• Perform a Break-Even or NPV Analysis: You’ll want to understand how long it will take to pay off the fees you’re going to incur as a result of this refinance.  It’s a simple excel exercise in which you divide your total fees by your savings per month.  In my examples, I’m anywhere between 20-40 months on my payback.  If you want to get fancy (which I did), factor in the effective savings by considering the lower interest deduction and any other factors that slightly impact the model.  Of course, if you’re considering moving, don’t bother.  You want to be 95% sure you’re going to remain in your home to at least recoup your investment (nothing in life is 100%).
    • Pay-Back Period isn’t Everything! You’ll want to compare apples to apples though. You may have a mortgage with a shorter payback period that isn’t the best for you long term though.  If you have a 20 month payback at 4.75% and a 25 month payback with a 4.5% rate, over several years, that lower interest rate is going to save you tens of thousands on a decent sized mortgage.  Even in present day dollars, you’re much better off going with the lower rate if the the payback period is only a difference of a few months.  Included here is a link to a Net Present Value Analysis that takes this one step further and allows you to assess the true value in present day dollars that you’re realizing by going with a particular deal – especially useful in comparing multiple options.
    • Research, Research, Research – That extra hour you spent looking for the lowest rate can end up saving you several hundred dollars per year for 30 years!  But hopefully, the research here will save you the trouble!

    Please, help our readers to beat the maze of deception here and save everyone some time.  Let’s get to the point.  For a given mortgage, where is the first place to go?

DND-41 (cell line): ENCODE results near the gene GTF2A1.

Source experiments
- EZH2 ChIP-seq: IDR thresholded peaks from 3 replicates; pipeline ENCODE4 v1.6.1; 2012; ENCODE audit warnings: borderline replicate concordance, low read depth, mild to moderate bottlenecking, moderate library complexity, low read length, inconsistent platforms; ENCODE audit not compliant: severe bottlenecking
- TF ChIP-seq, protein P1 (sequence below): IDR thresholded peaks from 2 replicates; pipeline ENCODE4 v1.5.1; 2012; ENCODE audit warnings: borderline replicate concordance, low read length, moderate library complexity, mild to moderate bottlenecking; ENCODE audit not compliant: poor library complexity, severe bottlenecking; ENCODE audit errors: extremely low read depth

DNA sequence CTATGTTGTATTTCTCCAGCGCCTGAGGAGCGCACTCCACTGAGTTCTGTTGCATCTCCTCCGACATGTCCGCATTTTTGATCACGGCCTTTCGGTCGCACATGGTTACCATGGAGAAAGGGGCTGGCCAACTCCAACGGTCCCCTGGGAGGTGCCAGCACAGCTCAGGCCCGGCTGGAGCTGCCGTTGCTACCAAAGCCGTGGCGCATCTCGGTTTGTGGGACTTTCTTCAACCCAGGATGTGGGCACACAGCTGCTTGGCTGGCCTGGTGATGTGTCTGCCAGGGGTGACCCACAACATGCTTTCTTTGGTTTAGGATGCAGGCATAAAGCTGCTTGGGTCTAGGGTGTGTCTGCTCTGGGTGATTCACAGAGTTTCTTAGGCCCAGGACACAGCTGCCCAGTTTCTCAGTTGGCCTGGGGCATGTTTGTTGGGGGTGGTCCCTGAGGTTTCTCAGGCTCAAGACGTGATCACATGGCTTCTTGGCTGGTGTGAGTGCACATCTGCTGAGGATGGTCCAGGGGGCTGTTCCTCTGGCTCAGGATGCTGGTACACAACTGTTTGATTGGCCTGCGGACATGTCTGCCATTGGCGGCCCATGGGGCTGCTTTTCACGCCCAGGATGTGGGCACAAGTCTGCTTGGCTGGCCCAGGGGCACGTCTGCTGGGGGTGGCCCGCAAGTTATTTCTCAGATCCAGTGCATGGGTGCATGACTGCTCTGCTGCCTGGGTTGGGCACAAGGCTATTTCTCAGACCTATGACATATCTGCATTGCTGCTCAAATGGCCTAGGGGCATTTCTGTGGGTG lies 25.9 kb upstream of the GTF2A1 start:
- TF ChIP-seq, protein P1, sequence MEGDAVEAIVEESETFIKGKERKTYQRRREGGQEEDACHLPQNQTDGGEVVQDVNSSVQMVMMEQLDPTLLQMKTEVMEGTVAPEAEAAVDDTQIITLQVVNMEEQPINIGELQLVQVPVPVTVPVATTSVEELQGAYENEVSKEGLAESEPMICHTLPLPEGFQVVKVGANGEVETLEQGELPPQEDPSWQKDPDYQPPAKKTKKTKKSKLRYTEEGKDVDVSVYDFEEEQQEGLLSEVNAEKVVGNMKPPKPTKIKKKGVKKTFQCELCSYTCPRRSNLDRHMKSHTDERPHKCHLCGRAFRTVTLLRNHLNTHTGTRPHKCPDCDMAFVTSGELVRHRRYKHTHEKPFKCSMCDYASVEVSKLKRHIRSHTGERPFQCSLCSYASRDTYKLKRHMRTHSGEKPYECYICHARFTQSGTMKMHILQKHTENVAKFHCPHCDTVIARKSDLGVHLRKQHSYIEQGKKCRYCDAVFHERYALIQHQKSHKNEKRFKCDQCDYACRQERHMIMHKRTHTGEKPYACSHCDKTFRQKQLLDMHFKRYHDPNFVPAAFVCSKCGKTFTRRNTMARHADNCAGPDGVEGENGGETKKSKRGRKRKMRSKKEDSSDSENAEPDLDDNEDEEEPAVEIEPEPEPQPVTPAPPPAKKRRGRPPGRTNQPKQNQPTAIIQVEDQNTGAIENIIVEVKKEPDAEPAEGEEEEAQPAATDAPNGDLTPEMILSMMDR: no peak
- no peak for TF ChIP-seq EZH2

Again,

  • Interest Rate
  • Mortgage Term
  • Points Paid (especially interested in zero and 1 point options to baseline this analysis)
  • Total Other Fees (exclude escrow items, but include all title, appraisal, processing fees, etc.)
  • Source!  Don’t forget to list the company or link
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    { 6 comments… read them below or add one }

    1 RandomLeeKind February 19, 2009 at 11:40 pm

    This is not a bad idea but it is actually a lot tougher to do now that the GSEs have implemented Loan Level Price Adjustments and with differences between agency and non agency options. To be clear. THE RATE YOU FIND ONLINE WILL NOT BE “YOUR” RATE. Rates are determined by loan amount, property type, credit score, loan to value among other factors. Also, the current rate environment has lead to mid-day price adjustments 75% of the time last quarter. The current refi boom has caused banks to also manage pipelines with pricing, so the rate leader one day will most likely not be the same one the next day.